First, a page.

Within a few minutes I was up and running and was able to send and receive a message from the cloud.
sample data sent:


sample data received:

 "time": 1675878573,
 "body": {
  "key1": "val1"



  • iseriesiseries Posts: 1,475
    edited 2023-02-09 21:05

    My next task was to interface it to the P1/P2.

    P2 Setup

    My initial thought was to use the QWIIC connector on the board but that proved to be a no go. My other devices that use a QWIIC connector power the device and you just had to write a I2C driver to interface to the device. Well, the Carrier board does not allow powering the device that way and so I abandoned that idea and proceeded to use the serial interface instead.

    This involved wiring up a cable to the RX and TX pins on the carrier board as shown in the picture above.

    Writing a driver proved to be a little challenging in that serial data is not like I2C where you send a request and get a response. Serial you send a request and then have to wait for a response that you don't know what you're going to get.

    I had to write a background task to receive the data asynchronously and while I was at it I had it also send the data as well.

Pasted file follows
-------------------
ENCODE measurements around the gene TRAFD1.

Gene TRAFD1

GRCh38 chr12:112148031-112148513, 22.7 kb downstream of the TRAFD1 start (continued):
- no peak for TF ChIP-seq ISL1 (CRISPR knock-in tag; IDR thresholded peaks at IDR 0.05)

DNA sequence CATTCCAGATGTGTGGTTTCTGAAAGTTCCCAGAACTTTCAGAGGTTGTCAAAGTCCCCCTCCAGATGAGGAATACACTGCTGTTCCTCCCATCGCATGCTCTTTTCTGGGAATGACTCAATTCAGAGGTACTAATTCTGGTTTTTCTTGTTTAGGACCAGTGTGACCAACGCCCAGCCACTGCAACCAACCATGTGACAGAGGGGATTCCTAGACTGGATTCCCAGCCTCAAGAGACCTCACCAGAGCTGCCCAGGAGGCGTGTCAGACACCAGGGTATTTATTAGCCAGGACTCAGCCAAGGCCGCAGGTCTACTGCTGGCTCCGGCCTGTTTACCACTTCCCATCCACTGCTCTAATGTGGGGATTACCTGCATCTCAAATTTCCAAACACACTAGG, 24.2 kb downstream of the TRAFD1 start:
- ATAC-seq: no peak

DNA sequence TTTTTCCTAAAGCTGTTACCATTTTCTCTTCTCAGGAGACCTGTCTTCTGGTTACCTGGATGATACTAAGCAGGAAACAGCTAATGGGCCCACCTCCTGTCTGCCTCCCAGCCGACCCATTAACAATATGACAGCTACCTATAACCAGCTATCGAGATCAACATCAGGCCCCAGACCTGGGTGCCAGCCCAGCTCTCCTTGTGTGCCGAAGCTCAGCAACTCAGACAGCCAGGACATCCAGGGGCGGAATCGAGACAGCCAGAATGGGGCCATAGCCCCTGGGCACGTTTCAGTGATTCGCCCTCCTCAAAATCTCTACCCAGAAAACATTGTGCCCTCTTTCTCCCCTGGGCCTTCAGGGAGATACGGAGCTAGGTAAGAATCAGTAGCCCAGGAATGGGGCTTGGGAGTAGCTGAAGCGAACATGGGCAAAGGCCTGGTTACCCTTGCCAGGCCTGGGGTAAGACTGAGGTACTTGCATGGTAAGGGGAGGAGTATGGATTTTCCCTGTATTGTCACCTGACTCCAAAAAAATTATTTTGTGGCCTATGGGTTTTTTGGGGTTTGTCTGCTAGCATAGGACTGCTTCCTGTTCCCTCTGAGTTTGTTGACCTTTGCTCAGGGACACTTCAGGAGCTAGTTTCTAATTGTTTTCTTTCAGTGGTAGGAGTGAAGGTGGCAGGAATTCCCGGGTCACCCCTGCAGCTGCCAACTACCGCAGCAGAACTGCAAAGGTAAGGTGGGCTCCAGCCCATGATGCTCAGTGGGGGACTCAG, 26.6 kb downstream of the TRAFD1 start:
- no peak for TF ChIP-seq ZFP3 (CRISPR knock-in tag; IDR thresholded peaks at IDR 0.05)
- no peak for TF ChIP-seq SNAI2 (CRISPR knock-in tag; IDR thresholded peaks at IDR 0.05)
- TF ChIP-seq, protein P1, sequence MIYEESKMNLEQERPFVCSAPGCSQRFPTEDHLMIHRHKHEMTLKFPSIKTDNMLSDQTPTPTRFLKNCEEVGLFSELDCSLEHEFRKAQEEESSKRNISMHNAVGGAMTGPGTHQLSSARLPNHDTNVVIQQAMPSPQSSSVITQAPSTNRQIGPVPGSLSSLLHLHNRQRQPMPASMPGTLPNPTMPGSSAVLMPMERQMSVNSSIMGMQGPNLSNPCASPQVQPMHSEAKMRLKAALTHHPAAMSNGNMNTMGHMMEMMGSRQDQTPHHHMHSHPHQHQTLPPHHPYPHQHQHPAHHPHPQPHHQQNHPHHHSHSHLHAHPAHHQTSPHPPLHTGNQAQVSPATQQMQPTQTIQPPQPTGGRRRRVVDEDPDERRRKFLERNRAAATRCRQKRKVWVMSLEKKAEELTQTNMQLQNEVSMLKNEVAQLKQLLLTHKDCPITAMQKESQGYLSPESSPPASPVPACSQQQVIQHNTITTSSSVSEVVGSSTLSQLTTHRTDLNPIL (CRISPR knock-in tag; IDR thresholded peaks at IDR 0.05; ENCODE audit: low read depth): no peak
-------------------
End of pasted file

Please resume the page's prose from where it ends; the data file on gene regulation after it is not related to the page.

Now I need to somehow know when I got all the data and not just some of it and have to put it back together somehow. It turns out that when the data is ready it is terminated with a carriage return and line feed. So, I just had to wait for that value and signal the process that a full packet of data was ready to be received.

    Dealing with JSON is another thing in that it is wordy and requires quote marks all over the place. Luckly, I have a JSON library that I put together before and just had to make a few changes to it to make it work.

    For example this is the return data for the Notecard:

    {"version":"notecard-","device":"dev:868050045506652","name":"Blues Wireless Notecard","sku":"NOTE-WBNA-500","board":"1.11","api":3,
    "body":{"org":"Blues Wireless","product":"Notecard","version":"notecard-3.5.2","ver_major":3,"ver_minor":5,"ver_patch":2,"ver_build":15620,
    "built":"Oct 28 2022 17:56:34"}}

    Parsing the "ver_major", "ver_minor", and "ver_patch" was simple enough using the JSON library functions.

    Test program:

    #include <stdio.h>
    #include <propeller.h>
    #include "blueio.h"
    #include "json.h"
    #include "ina260.h"
    #define BLRX 20
    #define BLTX 21
    #define INACLK 40
    #define INADTA 41
    char Buffer[4096];